8. Blue-and-white tiles – beautiful, whether Iberian azure or Delft blue. But the project isn’t going to be a tea cozy, is it?

    Thanks so much for the pictures of Funchal. I’ve seen photos of Portuguese street paving before, and these are whetting my appetite for travel even further.


  9. The streets are so interesting I would never look at the buildings. Except that I’d look at the buildings too, then walk into traffic. But now I need to add Madeira onto my list of places to go.


  10. trying to explain the beauty of Spanish tile is SO hard to do in class, even with the internet pictures. HS students hear “tile” and they think of the very tame versions we get in bathrooms and kitchens here. There just isnt a good paralell for them to match it to. sigh. I miss them. Thanks for the smile this morning.


  11. I had no idea that there were so many patterns to be trod upon! I have added this destination to my bucket list :-) And looking forward to the new pattern very much (is that a sleeve on your head?)!


  12. Thank you for the memories! Your post brought back thoughts of my visit to Rio De Janeiro. As you walk along the various beachfronts, the tile patterns change beautifully and I could tell if I was in Copacabana, or Ipamena, or Leme, or wherever, just by the pattern changes. You have inspired me to pull out those old photographs and breathe them into knitwear.


  13. Those streets! They’re like giant mittens one can walk on!!

    I would forever be looking down, and probably be walking into things gawking at them – or I’d be too busy with my camera playing with
    composition to actually be able to GO anywhere. But if the alleys (the alleys!!) are like that too, I’d just have to know what pattern is around the corner..!!


  14. Oh, what lovely pictures. They take me back to 1994, when I spent 3 months studying in Lisbon thanks to an ESF transnational scholarship which was part of my masters degree programme. These pavements are known as ‘dragons tooth’ pavements because of the shape of the individual stones – and – the story goes – they were invented by a Portuguese ruler (can’t remember if it was a king or a not) as a labour intensive activity for prisoners. There are several brilliant things about these pavements, apart from their designs. The first is that they are completely reusable – need to dig a hole? – no problem. The dragons teeth are traditionally set into sand, not mortar or concrete – so they can be easily taken up, set to one side and then reused. Of course, the pattern may not survive, but hey – at least you dont have to cart lots of broken slabs/tarmac to the tip. The second brilliant thing about these pavements is that they are porous. The rain drains into and through them, and is not channelled into urban drains in the same way as it is on paved and tarmacked (tarmaced?) surfaces. For aficionados of urban drainage and flooding, this is quite a big thing… Sorry, this is all very dull – can you spot the urban planner here?! But, I’m with you on those lovely azulejos (tiles). Even in the dodgiest bits of Lisbon, they were glorious. Must go back sometime, sigh.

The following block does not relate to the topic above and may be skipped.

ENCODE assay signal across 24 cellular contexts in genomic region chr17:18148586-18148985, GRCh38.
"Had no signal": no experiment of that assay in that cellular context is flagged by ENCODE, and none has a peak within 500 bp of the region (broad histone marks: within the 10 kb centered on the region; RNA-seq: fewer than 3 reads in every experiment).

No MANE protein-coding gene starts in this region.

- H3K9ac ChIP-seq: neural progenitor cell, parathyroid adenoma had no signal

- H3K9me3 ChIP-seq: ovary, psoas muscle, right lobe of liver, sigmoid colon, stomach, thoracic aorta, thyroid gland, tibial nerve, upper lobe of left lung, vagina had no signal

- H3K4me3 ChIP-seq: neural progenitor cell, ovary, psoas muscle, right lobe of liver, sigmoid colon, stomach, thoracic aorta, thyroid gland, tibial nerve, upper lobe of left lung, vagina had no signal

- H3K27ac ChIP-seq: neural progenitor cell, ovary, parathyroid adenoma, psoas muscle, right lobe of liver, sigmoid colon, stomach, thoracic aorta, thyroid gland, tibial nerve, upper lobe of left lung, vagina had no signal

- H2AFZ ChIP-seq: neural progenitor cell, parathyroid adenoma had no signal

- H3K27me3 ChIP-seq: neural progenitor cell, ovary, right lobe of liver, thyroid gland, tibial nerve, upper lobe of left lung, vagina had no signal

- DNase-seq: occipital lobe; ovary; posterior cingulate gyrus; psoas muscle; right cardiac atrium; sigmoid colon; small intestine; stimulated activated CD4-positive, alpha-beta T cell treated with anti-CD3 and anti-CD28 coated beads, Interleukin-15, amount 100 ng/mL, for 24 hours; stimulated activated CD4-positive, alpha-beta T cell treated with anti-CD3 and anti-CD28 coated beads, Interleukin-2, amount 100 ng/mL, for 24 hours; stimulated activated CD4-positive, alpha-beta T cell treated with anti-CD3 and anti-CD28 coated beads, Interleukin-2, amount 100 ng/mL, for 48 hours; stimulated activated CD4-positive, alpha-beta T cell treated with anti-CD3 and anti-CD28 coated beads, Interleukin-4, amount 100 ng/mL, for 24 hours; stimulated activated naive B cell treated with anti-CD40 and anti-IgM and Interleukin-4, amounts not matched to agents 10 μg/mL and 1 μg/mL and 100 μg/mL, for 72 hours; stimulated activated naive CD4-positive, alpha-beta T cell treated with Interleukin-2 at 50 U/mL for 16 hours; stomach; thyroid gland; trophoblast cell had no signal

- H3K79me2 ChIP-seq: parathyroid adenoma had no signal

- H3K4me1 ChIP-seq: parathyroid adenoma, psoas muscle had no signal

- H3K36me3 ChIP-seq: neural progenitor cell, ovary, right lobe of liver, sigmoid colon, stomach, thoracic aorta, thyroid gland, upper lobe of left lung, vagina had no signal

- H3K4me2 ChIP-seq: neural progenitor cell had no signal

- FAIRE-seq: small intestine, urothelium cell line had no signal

15. They are wonderful pavements! I’ve just returned from Cordoba & I was equally impressed by all the pavements (& did a blog post about it-Simple Things 3rd Nov) I love the way you’ve used the shapes as inspiration for knitting…